Two new characters are also introduced in this chapter: Muff Potter and Injun Joe. Muff Potter is the town's disgrace--a drunk and worthless person who is hired to help dig up the corpse of the recently buried Hoss Williams. Muff is not very bright and is easily persuaded by Injun Joe that he is the murderer. Muff's trust in Injun Joe indicates his simple-mindedness. After the murder, Potter is depicted as fearful, weak, hopeless, confused, and literally shaking, partly from alcohol and partly from fear. The townspeople take advantage of his weakness and willingly believe Injun Joe; they condemn Muff Potter on the basis of rumor and hearsay even before any formal accusation is made against him.

In contrast, Injun Joe is a vicious, wicked, and evil man. The murder of Dr. Robinson is not the first murder that he has committed, and he later has no compunction about mutilating Widow Douglas. He is the personification of evil, and his evil is seen in his willingness to kill a man for revenge or for some trivial reason. The townspeople are willing to believe Injun Joe because they are afraid of him and fear retaliation from him. Thus Huck and Tom are right in their fear of Injun Joe. Future chapters show Tom and Huck helping Old Muff Potter and being deeply frightened by Injun Joe.

Twain's literary artistry is seen in the techniques he uses to depict Injun Joe. He never comments directly on Injun Joe's evil. Instead, he shows how evil Injun Joe is by the boys' reaction to him. Here are two boys in the cemetery at midnight: Thoughts of dead people don't scare them. Thoughts of ghosts don't scare them. Even thoughts of the devil don't scare them. But they are pushed to panic by the presence of Injun Joe. Their reaction to his presence is more effective than a straightforward statement of his evil would be.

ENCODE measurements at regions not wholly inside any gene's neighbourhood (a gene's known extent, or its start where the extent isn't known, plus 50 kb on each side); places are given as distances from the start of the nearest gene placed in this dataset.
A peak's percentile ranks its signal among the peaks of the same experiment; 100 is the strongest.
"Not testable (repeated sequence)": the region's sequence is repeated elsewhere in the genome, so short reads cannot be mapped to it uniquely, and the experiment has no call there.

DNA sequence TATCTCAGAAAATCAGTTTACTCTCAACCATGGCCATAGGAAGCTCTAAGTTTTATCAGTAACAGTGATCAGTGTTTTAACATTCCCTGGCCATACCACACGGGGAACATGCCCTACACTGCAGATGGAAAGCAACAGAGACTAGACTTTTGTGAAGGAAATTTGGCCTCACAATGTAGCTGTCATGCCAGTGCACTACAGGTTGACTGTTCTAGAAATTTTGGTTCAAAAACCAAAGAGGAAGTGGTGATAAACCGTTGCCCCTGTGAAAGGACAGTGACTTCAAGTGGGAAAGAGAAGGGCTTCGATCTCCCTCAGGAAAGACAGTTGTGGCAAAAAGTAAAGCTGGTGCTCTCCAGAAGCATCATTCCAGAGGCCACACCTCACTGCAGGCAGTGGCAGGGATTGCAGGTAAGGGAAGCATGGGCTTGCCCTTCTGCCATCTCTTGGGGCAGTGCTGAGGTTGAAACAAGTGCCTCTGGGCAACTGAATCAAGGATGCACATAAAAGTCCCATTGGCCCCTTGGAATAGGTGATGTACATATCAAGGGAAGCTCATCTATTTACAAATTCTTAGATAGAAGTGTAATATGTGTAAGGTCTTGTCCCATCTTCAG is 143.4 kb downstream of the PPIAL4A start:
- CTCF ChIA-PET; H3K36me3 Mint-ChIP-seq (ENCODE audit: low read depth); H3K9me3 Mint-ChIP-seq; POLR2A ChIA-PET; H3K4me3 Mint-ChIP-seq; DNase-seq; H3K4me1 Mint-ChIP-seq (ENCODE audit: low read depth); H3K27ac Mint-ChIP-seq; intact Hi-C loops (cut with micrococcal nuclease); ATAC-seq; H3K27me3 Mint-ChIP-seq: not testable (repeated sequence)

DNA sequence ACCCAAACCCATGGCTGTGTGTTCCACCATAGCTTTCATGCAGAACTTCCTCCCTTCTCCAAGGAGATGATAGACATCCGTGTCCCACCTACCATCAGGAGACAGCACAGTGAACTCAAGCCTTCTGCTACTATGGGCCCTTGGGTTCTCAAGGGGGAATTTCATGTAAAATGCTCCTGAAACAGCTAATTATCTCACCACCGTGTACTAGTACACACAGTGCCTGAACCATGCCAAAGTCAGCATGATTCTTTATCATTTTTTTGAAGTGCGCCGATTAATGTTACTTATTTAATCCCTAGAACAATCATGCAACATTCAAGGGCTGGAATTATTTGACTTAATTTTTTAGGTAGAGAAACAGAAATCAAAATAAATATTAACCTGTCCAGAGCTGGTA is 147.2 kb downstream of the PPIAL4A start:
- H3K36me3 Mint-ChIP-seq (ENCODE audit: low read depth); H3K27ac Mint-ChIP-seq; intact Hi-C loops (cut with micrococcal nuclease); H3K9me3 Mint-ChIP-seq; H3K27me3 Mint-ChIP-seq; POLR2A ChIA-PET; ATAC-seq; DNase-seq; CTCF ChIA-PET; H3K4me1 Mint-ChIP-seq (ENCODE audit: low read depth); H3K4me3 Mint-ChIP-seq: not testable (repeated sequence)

In this chapter, the two boys flee from the murder scene, "speechless with horror." They are confronted with real evil and with the realization that if they tell, their lives will be in jeopardy. This situation contrasts dramatically with their make-believe adventures in which death is an exciting--and imaginary--prospect. To protect themselves, the boys agree to remain silent, and they make a complicated ritual of this oath-taking, a ritual that involves both writing out the oath and signing it in blood--a technique that Tom has learned from the books he has read. Taking this blood vow later makes Tom reluctant to reveal the truth.

In these chapters, Tom's world has suddenly reversed itself. The days of happy childhood pleasures and adventures are gone: Aunt Polly does not scold him as usual; instead she weeps over him, which is much more upsetting. At school, Tom is flogged for playing hooky the preceding afternoon, but he hardly notices the punishment because his mind is occupied with the horrors of the preceding night. And, when Becky returns his brass doorknob, his world of childhood innocence is temporarily brought to an end.

Glossary

"All the old graves were sunken in." A reference to the fact that a mound over the grave meant that a new coffin has just been buried and the displaced soil mounded up over the coffin.

lugubrious very sad or mournful, especially in a way that seems exaggerated or ridiculous.